I'm a micromanager. I like things a specific way and I'm more than happy to do all the work to make sure things turn out exactly to my liking. This is all fine and dandy, until I starting realizing I'm handicapping my children. They forget to put their lunches in their back packs. They forget to out their back packs in the car. They make it all the way to school before the realize they don't have shoes on (yes, this has REALLY happened ... More than once).
The thing is, it's not their fault. I do way too much for them. I'm not training them to take care of themselves. I get so caught up with things being "my way" that I forget I have a responsibility to teach my kids how to be self-sufficient.
Last week Cooper had to do a project for the 100th Day of School. I had come up with all sorts of cool (read: complicated) ideas on what he could do. But when it came time to do the project, he had no interest in my ideas. I tried to persuade him (come on buddy, don't you want glue 100 beans to the heart-shaped piece of cardboard so I can rainbow spray paint it?!). He didn't budge. He had a much simpler idea and he was determined to go with his plan.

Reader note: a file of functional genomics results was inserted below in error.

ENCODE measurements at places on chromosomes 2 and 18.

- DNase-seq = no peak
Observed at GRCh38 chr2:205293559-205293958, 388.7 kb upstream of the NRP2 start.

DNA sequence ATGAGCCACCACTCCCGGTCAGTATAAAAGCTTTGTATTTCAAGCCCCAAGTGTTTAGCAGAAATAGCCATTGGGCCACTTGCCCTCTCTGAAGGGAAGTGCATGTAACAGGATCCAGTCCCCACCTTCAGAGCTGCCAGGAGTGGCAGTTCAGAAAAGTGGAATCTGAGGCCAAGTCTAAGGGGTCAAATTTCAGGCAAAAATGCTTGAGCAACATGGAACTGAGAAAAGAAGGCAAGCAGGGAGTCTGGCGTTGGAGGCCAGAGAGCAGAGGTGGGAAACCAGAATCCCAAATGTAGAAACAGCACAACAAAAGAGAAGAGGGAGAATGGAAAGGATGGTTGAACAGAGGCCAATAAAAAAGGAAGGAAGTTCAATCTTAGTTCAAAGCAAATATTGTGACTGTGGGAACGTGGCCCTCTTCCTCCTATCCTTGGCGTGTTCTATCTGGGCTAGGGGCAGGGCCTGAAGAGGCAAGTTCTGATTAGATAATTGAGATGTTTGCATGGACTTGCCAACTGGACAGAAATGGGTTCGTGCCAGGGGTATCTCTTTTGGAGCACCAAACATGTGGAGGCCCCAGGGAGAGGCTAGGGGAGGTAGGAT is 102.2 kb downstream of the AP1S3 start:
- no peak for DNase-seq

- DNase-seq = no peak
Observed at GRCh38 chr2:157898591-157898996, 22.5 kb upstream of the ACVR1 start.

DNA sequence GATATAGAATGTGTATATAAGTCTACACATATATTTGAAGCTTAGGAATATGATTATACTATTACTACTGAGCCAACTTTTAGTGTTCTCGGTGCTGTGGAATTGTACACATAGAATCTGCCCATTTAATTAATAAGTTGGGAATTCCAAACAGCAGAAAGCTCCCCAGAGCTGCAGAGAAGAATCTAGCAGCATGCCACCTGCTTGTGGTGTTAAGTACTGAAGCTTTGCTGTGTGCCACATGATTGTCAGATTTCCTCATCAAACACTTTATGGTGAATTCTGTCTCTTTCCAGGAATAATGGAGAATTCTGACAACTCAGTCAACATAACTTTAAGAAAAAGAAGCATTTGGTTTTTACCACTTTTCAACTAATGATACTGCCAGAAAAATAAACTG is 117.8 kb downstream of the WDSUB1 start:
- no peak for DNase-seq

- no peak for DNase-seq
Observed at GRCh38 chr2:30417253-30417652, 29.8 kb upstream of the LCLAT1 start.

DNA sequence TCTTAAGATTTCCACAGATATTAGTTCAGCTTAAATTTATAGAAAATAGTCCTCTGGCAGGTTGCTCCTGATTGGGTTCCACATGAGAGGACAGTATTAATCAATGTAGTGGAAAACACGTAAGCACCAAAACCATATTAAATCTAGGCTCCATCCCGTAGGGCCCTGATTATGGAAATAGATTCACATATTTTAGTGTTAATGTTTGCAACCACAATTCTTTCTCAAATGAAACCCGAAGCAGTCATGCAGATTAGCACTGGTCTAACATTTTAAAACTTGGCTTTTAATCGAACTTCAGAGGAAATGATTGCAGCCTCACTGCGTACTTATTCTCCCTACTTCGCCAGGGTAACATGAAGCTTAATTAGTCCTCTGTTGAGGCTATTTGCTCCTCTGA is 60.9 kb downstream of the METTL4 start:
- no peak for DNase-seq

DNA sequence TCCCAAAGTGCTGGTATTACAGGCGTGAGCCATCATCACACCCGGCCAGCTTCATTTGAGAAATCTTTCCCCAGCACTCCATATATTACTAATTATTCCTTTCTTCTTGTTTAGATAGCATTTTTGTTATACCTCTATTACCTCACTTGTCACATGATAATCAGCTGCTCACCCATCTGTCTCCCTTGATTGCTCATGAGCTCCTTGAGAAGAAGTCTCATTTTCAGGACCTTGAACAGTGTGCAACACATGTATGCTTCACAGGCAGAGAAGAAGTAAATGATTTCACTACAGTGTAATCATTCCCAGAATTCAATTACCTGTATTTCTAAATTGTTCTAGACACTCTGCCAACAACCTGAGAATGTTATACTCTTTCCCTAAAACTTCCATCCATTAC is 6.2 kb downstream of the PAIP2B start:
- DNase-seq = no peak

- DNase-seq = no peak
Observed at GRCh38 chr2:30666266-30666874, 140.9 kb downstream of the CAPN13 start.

I caved (this doesn't happen very often) and he happily stuck 100 pieces of washi tape to a raggedy piece of cardboard. He smiled the whole time and was beyond proud of his work. What he didn't realize was with each piece of tape he taught me a much needed lesson: as a parent I have to let go and let my kids do things on their own. The end result might not be the pretty project I envisioned in my head, but a sense of self sufficiency and pride, both of which are more important than pretty, perfect projects.
I've set a personal goal: less pretty and perfect and more independent thinking and personal responsibility. When it comes to the kid, my husband is super good at this. Me? Not so much. So when I feel the urge to do something for them or to push my ideas on them I'm going to respect in my head: let them do it themselves.